Opponents of Britain's exit from the European Union are preparing a major campaign they say now has close to a 50:50 chance of stopping Brexit by blocking Prime Minister Theresa May's divorce deal, a leading pro-EU campaigner said.
With Britain scheduled to leave the EU in March 2019, opponents of Brexit are exploring various ways to stop what they say is Britain's biggest mistake since World War Two.
'Best for Britain', a campaign group which received a 400,000 pound ($558,000) donation from billionaire financier George Soros last year, hopes to convince lawmakers in the 650-seat parliament to block the withdrawal deal May aims to bring back from Brussels in October.
"Brexit can be stopped if people want it to be stopped," the group's chief executive officer, Eloise Todd, told Reuters in the basement of a former Victorian bakery in central London.
It is absolutely not over yet.
Blocking any deal May manages to clinch with the EU would plunge British politics into crisis with uncertain consequences for Brexit, for the world's sixth largest economy, and for the fate of London, the only global financial hub to rival New York.
But Todd, 41, and other campaigners hope this would trigger a rerun of the June 2016 EU referendum, this time offering voters the option of leaving on the terms of May's deal or staying in a reformed EU.
In the 2016 referendum, 51.9 percent voted to leave the EU while 48.1 percent voted to stay.
May, who voted to stay in the EU, is due to set out "the way forward" for Brexit next week after a meeting on Thursday with top aides that tried to resolve deep differences within her ruling Conservative Party over strategy.
May has said there will be no second referendum on Brexit.
Opinion polls so far show little sign of a major change of mood among voters, though one recent poll suggested there may be a small majority for remaining in the EU.
Asked how likely it was for Brexit to be stopped, Todd said: "We are sort of getting toward the 45 percent mark, we are nudging on 50:50 - we are not quite there yet."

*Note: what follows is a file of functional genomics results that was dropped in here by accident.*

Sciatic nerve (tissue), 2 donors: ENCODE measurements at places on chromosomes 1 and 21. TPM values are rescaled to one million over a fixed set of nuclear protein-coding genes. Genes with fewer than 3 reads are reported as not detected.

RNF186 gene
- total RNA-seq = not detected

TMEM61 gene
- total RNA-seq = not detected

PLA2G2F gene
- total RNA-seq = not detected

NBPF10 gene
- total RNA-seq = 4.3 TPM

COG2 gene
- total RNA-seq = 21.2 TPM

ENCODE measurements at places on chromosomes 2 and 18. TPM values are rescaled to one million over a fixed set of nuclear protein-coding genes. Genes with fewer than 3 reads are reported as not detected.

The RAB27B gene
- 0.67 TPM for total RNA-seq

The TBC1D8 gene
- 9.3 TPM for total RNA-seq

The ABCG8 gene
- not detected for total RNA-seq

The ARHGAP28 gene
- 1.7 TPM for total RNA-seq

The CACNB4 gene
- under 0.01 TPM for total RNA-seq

She said the odds of stopping Brexit had changed from just a 1 in 10 chance when she started the job in early 2017.
'Pretty bad shape'
"The mood is changing - it is probably about even right now. The country is changing...," she said, adding that the group was holding events across Britain and campaigning on social media. It plans an advertising blitz in coming weeks to convince voters to lobby their members of parliament to vote against Brexit.
While May casts the Brexit referendum result as a vote against immigration, Todd said it had exposed a deeper malaise that has left large swathes of the population cut off from booming economic growth in London and southern England.
"Our country is in pretty bad shape," said Todd, a former international development worker from the northern English city of Hull.
Todd said Britain's political and business elite had failed to spread wealth and opportunity more broadly across the nation.
"Either you just go to London to make your fortune like Dick Whittington or you stay where you are and you're stuck," she said, alluding to an old folklore tale of a poor young man from the provinces who becomes wealthy in the capital and eventually becomes Lord Mayor of London.
Todd urged business leaders opposed to Brexit to speak out.
When the pro-Brexit Daily Telegraph newspaper reported Soros's donation, some Brexiteers accused him of plotting a "coup" against British democracy.
It is really important that people are not intimidated into not speaking up.
"George Soros has fought for democracy across the world and we are proud to receive money from him and our other donors. We operate within every rule that is ascribed to us. We have never hidden it."
'Best for Britain' has raised nearly 200,000 pounds in less than two weeks in a crowdfunding campaign. Soros has pledged to match 100,000 pounds of that while another donor, private equity investor Stephen Peel, has pledged to do the same, she said.
"We have an ambitious plan that is multiple seven figures. We think we need millions to win this fight," Todd said.
Writing by Guy Faulconbridge; Editing by Gareth Jones